SF2930 Regression Analysis 7.5 credits


This course offers an introduction to modern methods of regression analysis with applications.   Regression analysis is a statistical technique for investigating and modelling the relationship between a variable of interests,  the response,  and a set of related predictor variables. Regression techniques are of high practical importance and their extensive use is a hallmark of modern statistical applications. Successful application of regression analysis demands appropriate acquaintance with underlying theory and handling of real world problems. The overall goal of the course meeting the demand is thus twofold:  to acquaint students with the statistical methodology of the regression modelling and to develop advanced practical skills that are necessary for applying regression techniques to a  real-world data analysis problem.

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Course information

Content and learning outcomes

Course contents *

The course begins with simple and multiple linear regression models for which fitting, parametric and model inference as well as prediction will be explained.  Topics covered are least squares (LS) and generalised LS, the Gauss-Markov theorem,  geometry of least squares and orthogonal projections.  A special attention is paid to the diagnostic strategies which are key components of good model fitting.  Further topics include transformations and weightings to correct model inadequacies, the multicollinearity issue, variable subset  selection and model building techniques.  Later in the course, some general strategies for regression modelling will be presented with a particular focus on the generalized linear models (GLM) using the examples with binary and count response variables.

As the high-dimensional data, order of magnitude larger than those that the classic regression theory is designed for,  are nowadays a rule rather than an exception in computer-age practice  (examples include  information technology,  finance,  genetics and astrophysics,  to name just a few),   regression methodologies  which allow to cope with the high dimensionality are presented.  The emphasis is placed on methods of controlling the regression fit by  regularization (Ridge, Lasso and Elastic-Net),  as well as methods using derived input directions  (Principal Components regression and Partial Least Squares) that allow to tamp down statistical variability in high-dimensional estimation and prediction problems.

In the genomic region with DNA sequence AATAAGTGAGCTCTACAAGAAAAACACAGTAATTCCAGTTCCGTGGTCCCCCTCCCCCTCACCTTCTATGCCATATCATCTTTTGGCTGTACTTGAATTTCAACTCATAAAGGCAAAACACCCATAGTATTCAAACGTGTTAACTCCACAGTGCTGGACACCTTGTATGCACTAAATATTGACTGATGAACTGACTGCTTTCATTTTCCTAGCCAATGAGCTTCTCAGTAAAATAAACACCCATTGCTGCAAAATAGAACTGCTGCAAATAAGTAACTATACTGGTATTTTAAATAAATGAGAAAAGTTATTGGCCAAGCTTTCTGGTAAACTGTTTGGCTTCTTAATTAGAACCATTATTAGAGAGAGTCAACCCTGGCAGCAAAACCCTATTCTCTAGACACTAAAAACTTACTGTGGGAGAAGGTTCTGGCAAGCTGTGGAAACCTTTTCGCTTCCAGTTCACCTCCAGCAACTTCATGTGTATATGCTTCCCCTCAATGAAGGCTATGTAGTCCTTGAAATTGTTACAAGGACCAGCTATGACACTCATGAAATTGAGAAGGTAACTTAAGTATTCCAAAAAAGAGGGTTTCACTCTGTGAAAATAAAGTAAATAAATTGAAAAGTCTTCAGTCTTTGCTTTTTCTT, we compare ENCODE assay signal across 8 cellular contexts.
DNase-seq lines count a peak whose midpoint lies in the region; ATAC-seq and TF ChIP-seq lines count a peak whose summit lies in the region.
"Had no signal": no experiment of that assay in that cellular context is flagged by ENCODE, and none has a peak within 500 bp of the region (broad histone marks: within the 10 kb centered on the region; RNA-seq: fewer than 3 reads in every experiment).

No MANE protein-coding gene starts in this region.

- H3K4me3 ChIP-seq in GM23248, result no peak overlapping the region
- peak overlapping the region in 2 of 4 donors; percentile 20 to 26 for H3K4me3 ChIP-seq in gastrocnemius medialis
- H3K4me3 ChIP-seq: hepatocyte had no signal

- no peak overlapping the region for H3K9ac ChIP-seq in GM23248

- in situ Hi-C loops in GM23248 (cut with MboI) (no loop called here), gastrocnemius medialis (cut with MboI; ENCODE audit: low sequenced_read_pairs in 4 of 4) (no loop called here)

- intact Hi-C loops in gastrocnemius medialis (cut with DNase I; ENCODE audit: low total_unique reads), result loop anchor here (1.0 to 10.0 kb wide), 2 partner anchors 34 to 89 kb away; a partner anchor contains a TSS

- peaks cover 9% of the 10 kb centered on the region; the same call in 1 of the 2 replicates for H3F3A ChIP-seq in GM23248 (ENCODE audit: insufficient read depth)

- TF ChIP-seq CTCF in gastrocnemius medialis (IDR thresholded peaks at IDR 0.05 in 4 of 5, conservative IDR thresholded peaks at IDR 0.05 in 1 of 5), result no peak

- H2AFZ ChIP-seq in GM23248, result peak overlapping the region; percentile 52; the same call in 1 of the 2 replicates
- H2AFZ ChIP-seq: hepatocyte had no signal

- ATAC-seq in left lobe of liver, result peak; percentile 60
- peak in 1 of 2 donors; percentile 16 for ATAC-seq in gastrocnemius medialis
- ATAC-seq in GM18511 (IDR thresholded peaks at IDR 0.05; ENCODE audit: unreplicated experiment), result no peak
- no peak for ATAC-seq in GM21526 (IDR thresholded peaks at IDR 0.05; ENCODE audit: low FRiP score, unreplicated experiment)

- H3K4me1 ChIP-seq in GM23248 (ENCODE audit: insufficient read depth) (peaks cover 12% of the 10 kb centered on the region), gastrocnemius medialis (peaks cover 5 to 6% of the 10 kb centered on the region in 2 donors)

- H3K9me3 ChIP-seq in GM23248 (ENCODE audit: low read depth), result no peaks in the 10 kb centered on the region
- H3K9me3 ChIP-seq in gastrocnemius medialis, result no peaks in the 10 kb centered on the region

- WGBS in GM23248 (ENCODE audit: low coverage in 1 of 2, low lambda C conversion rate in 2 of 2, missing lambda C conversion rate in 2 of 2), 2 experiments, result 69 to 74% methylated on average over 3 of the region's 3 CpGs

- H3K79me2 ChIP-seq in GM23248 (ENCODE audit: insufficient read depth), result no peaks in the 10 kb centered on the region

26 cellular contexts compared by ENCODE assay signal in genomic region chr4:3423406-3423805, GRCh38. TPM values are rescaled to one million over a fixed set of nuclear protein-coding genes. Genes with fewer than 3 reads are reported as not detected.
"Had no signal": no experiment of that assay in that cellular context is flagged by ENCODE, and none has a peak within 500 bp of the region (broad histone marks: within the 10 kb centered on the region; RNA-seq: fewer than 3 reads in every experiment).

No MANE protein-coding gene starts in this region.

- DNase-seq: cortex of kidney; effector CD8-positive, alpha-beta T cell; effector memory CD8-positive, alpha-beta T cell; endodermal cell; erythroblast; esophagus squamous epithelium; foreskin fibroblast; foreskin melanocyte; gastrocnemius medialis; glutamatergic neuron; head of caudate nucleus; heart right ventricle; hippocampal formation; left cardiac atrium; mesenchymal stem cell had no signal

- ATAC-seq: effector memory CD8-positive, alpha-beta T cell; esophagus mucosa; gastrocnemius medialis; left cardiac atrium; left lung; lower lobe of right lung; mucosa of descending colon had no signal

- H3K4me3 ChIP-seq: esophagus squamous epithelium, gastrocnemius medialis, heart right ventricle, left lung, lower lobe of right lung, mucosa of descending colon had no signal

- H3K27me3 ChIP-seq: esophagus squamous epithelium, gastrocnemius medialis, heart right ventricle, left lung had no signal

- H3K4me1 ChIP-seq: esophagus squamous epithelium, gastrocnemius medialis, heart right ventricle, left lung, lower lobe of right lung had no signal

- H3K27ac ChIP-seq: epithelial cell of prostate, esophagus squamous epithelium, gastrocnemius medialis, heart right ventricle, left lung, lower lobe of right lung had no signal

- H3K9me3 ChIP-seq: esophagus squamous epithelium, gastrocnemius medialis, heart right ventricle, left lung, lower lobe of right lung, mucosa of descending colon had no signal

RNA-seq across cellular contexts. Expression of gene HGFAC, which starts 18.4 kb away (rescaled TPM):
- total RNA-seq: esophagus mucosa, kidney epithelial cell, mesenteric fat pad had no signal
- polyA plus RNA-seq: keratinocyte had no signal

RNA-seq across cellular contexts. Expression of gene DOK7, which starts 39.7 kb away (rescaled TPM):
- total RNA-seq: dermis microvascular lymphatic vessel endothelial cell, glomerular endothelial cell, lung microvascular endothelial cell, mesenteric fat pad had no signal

A number of statistical learning procedures with the focus on computer-based algorithms is presented from a regression perspective. 

Computer-aided project work with a variety of datasets forms an essential learning activity.

Intended learning outcomes *

To pass the course, the student should be able to do the following:

  • know the sampling  properties of point estimators used in linear regression models as well as  principles  and assumptions behind different estimation techniques applied
  • list and understand the assumptions behind standard parametric and model inference in the  linear  regression models